Last month, first responders used the Universal backlot to conduct active shooter training. Today at Paramount Pictures, first responders were on the Melrose studio lot to simulate shootings both on the red carpet and also inside the Sherry Lansing theater to train Paramount employees on what to do if they are faced with the unimagineable.
The Los Angeles Emergency Management Department’s ‘Run, Hide, Fight – Surviving An Active Shooter’ program is a program that is free to any business or organization interested in having their employees more prepared for an active shooting scenario.
The move came on what is (to the day) the second year mark of the Orlando Pulse Nightclub Shooting where 49 people were murdered and hundreds either physically injured or impacted.
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The active shooter training exercise at the studio included LAPD and LAFD (those who weren’t fighting the Portola Fire). They used the sounds of gunfire to simulate both. Los Angeles Emergency Management Department have so far trained about 3,500 people and that includes how to help those physically disabled survive a shooting.
The moves are part of overall security measures that has come in the wake of so many mass shootings over the years, most recently in Nashville, Santa Fe, TX and Parkland High School.
A few years back on the red carpet I was only a few feet away when Brad Pitt was hit in the face by what he thought was a fan at Disney’s Maleficent premiere in 2014. It was a prankster from the Ukraine, but the incident showed how vulnerable today’s celebs and movie premieres are. Disney has since put in stringent seen and unseen security measures. And metal detectors are the rule of thumb now before going to see a movie premiere, which are considered “soft targets.”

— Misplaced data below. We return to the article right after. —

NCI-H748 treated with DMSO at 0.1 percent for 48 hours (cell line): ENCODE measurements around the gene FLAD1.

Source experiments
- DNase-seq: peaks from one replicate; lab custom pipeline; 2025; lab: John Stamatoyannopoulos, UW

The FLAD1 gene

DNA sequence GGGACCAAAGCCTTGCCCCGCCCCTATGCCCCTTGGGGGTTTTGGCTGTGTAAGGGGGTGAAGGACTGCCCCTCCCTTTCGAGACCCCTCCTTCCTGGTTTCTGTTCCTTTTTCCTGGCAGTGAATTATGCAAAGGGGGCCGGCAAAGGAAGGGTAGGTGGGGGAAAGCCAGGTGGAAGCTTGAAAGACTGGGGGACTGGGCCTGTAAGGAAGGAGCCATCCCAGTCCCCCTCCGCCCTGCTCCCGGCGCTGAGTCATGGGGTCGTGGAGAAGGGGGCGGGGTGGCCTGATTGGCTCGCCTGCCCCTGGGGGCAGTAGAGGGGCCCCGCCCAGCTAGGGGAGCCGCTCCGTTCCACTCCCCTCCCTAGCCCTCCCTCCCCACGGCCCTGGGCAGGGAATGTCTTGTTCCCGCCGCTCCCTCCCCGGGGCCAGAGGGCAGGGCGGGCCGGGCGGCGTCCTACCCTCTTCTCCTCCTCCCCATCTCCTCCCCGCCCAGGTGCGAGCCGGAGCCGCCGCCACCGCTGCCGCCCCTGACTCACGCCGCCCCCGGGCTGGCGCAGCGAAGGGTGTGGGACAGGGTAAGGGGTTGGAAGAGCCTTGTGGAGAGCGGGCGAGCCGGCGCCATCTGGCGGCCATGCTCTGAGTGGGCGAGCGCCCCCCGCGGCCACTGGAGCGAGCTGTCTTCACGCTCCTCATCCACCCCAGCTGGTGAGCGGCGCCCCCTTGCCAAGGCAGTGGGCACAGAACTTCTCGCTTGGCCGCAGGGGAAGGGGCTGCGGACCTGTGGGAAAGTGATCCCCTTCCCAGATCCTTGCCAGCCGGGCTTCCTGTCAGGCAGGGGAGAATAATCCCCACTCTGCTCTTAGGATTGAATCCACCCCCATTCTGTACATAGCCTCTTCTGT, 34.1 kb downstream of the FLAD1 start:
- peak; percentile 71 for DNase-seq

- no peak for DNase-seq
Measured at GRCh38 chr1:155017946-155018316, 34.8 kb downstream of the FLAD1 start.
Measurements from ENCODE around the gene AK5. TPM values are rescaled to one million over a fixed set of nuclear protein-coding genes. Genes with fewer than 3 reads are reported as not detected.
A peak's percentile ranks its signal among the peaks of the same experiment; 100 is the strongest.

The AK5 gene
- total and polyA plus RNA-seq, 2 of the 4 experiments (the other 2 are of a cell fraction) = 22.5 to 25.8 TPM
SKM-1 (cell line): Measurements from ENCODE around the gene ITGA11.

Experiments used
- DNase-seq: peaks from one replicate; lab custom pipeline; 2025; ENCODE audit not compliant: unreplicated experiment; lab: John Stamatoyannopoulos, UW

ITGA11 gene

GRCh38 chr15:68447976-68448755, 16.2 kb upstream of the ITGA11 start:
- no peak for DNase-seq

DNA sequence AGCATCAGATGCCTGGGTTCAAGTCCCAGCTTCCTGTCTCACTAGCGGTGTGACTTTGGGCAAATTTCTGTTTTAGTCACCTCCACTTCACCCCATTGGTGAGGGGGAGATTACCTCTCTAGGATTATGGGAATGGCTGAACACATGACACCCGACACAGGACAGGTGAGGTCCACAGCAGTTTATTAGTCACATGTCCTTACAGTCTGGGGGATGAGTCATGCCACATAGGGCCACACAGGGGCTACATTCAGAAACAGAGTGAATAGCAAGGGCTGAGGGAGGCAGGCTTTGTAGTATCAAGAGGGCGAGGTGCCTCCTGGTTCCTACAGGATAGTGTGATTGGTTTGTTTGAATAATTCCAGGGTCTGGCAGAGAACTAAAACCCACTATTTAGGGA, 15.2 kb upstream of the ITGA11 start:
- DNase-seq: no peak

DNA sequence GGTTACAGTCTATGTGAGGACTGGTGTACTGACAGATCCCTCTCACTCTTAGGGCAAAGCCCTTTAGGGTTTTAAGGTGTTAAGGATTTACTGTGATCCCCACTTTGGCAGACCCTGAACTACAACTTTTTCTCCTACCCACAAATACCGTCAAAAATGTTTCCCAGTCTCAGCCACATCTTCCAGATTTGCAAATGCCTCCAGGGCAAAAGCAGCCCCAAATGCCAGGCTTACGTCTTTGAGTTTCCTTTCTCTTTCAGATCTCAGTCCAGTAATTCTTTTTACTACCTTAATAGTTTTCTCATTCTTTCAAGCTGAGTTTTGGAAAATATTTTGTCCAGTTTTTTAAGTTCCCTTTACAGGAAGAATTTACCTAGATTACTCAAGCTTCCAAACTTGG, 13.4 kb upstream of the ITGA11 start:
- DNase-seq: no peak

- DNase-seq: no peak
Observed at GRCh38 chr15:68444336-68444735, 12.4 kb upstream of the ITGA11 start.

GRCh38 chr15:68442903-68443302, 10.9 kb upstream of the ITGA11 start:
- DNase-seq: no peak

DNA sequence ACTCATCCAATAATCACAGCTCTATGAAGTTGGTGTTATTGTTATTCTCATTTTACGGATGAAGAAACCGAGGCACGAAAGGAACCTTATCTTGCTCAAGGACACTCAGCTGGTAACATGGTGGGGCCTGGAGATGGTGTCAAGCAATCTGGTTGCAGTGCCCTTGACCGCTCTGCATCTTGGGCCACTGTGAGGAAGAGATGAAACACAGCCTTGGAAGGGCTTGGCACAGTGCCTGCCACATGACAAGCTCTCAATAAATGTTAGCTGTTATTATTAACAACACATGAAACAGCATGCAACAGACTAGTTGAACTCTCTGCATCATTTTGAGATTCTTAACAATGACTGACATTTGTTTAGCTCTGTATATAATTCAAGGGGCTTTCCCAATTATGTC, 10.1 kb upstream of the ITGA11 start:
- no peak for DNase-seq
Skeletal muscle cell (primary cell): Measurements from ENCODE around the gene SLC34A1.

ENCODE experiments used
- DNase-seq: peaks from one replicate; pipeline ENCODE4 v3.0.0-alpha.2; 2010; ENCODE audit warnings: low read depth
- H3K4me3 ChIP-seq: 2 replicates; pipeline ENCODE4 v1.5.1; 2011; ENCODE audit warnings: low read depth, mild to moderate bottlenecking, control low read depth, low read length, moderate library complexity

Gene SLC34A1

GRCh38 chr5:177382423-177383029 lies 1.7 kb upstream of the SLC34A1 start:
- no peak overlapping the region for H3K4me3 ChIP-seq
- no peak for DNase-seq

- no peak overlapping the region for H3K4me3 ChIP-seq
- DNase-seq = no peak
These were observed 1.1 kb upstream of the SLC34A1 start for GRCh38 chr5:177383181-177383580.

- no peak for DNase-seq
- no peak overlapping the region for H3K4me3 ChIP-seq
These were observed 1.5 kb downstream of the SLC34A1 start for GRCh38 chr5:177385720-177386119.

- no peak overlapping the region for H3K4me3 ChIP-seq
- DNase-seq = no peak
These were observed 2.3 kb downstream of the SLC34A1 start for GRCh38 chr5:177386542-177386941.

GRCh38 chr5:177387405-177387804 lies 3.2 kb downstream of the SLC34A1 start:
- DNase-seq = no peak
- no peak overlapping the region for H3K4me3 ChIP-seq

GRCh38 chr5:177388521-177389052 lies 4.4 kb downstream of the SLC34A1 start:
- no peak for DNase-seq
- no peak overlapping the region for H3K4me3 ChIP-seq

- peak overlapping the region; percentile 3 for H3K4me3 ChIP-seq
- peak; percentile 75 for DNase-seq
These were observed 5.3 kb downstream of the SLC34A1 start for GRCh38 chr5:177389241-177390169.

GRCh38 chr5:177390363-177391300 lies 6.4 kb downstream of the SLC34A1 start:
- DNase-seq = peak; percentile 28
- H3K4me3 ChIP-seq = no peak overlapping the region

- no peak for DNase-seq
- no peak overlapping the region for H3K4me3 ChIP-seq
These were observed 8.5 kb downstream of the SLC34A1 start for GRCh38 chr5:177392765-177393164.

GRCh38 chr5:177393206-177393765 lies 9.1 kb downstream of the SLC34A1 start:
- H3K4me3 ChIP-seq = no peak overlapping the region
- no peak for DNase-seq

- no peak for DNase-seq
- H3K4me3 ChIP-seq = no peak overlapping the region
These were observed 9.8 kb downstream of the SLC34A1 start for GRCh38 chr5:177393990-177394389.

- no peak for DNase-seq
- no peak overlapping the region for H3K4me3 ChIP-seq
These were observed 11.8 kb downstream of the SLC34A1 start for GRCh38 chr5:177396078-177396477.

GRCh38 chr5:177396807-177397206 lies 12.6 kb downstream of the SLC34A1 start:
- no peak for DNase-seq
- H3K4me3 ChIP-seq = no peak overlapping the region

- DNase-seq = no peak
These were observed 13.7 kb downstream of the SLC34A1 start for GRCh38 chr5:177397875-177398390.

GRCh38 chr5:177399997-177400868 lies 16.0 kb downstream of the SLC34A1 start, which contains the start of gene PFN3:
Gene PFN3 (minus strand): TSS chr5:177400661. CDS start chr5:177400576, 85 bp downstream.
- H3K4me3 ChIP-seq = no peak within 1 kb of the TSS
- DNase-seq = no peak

“We don’t want people to be paranoid … these are interesting times we’re living in, but we also don’t want them to be completely unprepared (for) the possibility that something like this could happen to them,” LAPD’s Kyle Campbell told ABC 7 which reported on the training.
The active shooter training comes only about a month before the six year-mark of the Aurora Theater mass shooting which occurred during the midnight showing of The Dark Knight Rises on July 20, 2012. Twelve people were shot and killed, 70 injured and hundreds impacted.
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